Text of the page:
An article in the last issue of PN was seeking legislation to ban threatening to use nuclear weapons.
The Ukraine war has certainly had the effect of changing some of the UK public’s reactions to things many of us hold dear, for example our CND badges with the iconic symbol there for all to see in black and white. No longer are people saying to me: ‘CND, Oh, I remember that, I got one of those years ago at Glastonbury….’
Threatening to use nuclear weapons is certainly a terrifying thing to do and has no part in peacebuilding or conflict resolution.
That is why it is treated in the same way as ‘use’ in the Treaty on the Prohibition of Nuclear Weapons (TPNW).
The TPNW specifically prohibits threatening to use nuclear weapons in its very first Article.*
We live under a regime that considers that the use of force up to and including nuclear weapons is justifiable and that it does not imperil us.
The mantra of ‘national security’ is repeated daily everywhere we turn, until, like the women accused of witchcraft in the 17th century, people doubt their own common sense to the point where they accept what rational minds would deny.
In Scotland, there is a parliament that has debated nuclear weapons and a government that opposes them and yet, in 2014, we somehow couldn’t quite manage to vote for the self-determination that would have enabled Scotland to leave the UK, and have the weapons removed from the Clyde, even though we knew that the UK government have no credible alternative to Scotland as their base for the nuclear submarines and the bomb store.
Last year, the Scottish parliament nuclear disarmament cross-party group hosted a meeting at which elected members of Dáil Éireann were in attendance, visiting to speak about how Ireland’s ratification of the TPNW brought it into Irish domestic legislation. [The Dáil Éireann is the Republic of Ireland’s equivalent to the house of commons in the UK – ed]
A member of the Scottish parliament was astounded to learn that the ratification was adopted unanimously by both houses of the Oireachtas [national parliament – ed]. They asked how that had been achieved, and the response was immediate and unhesitating. It was because the TPNW bans nuclear weapons. It’s a no-brainer, who would want to vote against that?
Going back to Ukraine and the Russian invasion, the potential for nuclear weapons use is greater than during the Cuban missile crisis.
In addition to the possibility of nuclear weapons use, dozens of nuclear power stations can be accidentally or deliberately targeted and the interpretation of any events around them will depend on trigger-happy military men.
“All the efforts and negotiations needed to create a Threat Ban will not help.”
Here are no twin powers playing out their ideologies, but a multiplicity of states and non-state actors with complex international relations and proxies, preparing to use illegal weapons and spouting macho discourse, escalating the global capacity to destabilise the entire planet.
The Ukraine situation pushes other less well-reported conflicts outside Europe off the aid radar, and is affecting trade agreements and supply chains everywhere.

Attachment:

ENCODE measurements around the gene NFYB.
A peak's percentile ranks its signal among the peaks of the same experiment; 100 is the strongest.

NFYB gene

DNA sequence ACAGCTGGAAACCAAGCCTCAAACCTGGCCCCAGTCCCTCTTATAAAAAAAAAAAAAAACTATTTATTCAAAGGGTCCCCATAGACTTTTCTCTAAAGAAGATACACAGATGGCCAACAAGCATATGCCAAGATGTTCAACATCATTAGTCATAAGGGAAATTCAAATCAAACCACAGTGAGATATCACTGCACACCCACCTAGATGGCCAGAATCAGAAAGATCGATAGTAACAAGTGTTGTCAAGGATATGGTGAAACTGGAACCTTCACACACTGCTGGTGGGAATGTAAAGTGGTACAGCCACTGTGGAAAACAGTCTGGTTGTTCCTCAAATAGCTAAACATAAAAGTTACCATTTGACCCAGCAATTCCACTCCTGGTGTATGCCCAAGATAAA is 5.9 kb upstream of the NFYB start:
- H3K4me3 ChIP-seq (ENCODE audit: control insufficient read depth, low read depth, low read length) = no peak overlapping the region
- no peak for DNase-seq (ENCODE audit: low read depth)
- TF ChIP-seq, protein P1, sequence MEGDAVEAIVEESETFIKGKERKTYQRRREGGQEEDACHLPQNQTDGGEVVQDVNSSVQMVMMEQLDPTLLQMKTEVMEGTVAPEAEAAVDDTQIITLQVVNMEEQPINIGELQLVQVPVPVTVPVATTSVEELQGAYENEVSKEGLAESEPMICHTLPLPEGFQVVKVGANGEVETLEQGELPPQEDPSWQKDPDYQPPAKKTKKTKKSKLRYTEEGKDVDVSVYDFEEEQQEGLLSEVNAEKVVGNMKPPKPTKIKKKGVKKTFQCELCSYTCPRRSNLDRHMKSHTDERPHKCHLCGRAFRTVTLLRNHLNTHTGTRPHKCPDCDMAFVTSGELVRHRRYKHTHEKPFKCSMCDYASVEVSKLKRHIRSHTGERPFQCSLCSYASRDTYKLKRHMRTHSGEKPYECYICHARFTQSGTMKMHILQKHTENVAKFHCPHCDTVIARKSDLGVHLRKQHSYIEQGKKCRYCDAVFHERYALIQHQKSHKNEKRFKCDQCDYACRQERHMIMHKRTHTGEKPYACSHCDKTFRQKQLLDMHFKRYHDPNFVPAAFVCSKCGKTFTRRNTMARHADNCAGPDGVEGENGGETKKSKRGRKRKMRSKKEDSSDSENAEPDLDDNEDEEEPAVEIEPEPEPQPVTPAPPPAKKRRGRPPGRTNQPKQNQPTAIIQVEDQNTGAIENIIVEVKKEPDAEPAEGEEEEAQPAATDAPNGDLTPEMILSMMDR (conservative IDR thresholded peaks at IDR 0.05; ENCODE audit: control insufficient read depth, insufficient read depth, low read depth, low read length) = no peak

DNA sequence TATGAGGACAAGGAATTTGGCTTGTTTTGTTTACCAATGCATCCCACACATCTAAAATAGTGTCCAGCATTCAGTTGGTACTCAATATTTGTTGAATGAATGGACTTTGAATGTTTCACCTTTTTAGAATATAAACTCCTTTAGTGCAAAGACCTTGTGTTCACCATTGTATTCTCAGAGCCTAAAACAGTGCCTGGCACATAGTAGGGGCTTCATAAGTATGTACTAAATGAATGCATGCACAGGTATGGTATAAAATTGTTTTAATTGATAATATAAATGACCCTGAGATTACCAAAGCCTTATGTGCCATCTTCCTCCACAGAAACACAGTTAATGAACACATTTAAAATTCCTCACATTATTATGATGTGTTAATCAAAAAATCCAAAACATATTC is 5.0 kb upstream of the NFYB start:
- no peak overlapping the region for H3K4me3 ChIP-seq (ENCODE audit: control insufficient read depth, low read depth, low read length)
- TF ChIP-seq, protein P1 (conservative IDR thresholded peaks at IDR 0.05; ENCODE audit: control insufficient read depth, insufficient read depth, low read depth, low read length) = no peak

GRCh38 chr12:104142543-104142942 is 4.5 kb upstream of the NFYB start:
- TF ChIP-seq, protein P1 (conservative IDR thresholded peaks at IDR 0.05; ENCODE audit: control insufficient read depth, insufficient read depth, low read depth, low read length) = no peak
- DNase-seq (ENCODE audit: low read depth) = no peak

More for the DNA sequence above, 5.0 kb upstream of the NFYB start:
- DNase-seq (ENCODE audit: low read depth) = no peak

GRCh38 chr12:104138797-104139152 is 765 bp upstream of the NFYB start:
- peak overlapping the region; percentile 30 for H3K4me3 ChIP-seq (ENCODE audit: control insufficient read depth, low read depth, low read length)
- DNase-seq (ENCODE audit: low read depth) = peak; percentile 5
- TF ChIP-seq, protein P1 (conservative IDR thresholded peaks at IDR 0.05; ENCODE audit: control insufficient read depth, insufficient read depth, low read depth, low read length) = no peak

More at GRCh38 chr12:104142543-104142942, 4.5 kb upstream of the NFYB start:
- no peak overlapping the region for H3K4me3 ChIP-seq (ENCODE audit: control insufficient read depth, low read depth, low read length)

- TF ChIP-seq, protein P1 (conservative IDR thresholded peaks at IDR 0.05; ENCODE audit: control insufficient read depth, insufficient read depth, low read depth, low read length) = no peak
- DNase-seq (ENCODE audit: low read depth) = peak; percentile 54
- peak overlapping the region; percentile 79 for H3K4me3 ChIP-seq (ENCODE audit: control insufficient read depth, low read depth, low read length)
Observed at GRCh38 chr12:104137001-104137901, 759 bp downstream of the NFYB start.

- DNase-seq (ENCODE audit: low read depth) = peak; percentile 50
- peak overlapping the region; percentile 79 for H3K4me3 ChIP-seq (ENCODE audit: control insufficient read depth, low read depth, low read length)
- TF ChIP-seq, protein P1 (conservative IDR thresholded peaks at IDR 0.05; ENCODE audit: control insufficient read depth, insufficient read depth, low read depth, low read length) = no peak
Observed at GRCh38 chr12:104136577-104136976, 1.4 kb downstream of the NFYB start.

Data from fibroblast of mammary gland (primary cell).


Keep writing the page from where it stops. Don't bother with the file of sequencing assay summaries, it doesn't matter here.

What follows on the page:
How many mistakes did you make this week? Mislaid your keys, broke a shoelace or a cup, forgot to buy cat food?
Since the 1960s, communications have become instant and dependent on the internet.
How many things have gone wrong with your technology this week? Lost signal on your phone, Alexa playing up, website’s down and you can’t get tickets?
It’s in our human nature to make mistakes and technology always malfunctions sometimes.
This is part of the reason that total elimination is the necessary solution to the problem of nuclear weapons, rather than increasing the risk of accident or deliberate use, as is currently happening.
The other part of the reason attaches to the nature of the conflict itself, not the conflict between Russia and Ukraine, or East and West or between ideologies, but the real conflict which exists between those who think that transnational or intergovernmental differences can be effectively resolved through the use of force and those who think that we must work together sustainably in cooperation to look after each other and the planet.
Use the TPNW
Disarmament is the first step, and prohibition is the first step to disarmament. The TPNW entered into force last year (see PN 2650 – 2651). In June, countries which have already prohibited any nuclear weapons activity will get together in Vienna and firm up the blueprint for a nuclear weapons-free world, under the jurisdiction of the United Nations.
Although the UK government has declared that it will not attend, the TPNW already impacts its global relations and the financing of its nuclear weapons programme.
Many countries that have not yet joined the treaty and civil society representatives will attend as observers, contributing powerful advocacy.
The UK government habitually flouts or ignores international law and rule-based international agreements for as long as it can and then chooses to use any loopholes to suggest legitimacy for its conduct.
In the early 1990s, when the UK government was strongly opposed to the question of the legality of nuclear weapons even being put to the International Court of Justice (ICJ), it produced a lengthy report disputing the question being asked at all.
It now uses one clause in the ICJ ruling speciously to claim that it is acting legally.
So, all the efforts and negotiations needed to create a Threat Ban will not help, instead we should use, and challenge to UK to respect the hard-won Treaty on the Prohibition of Nuclear Weapons.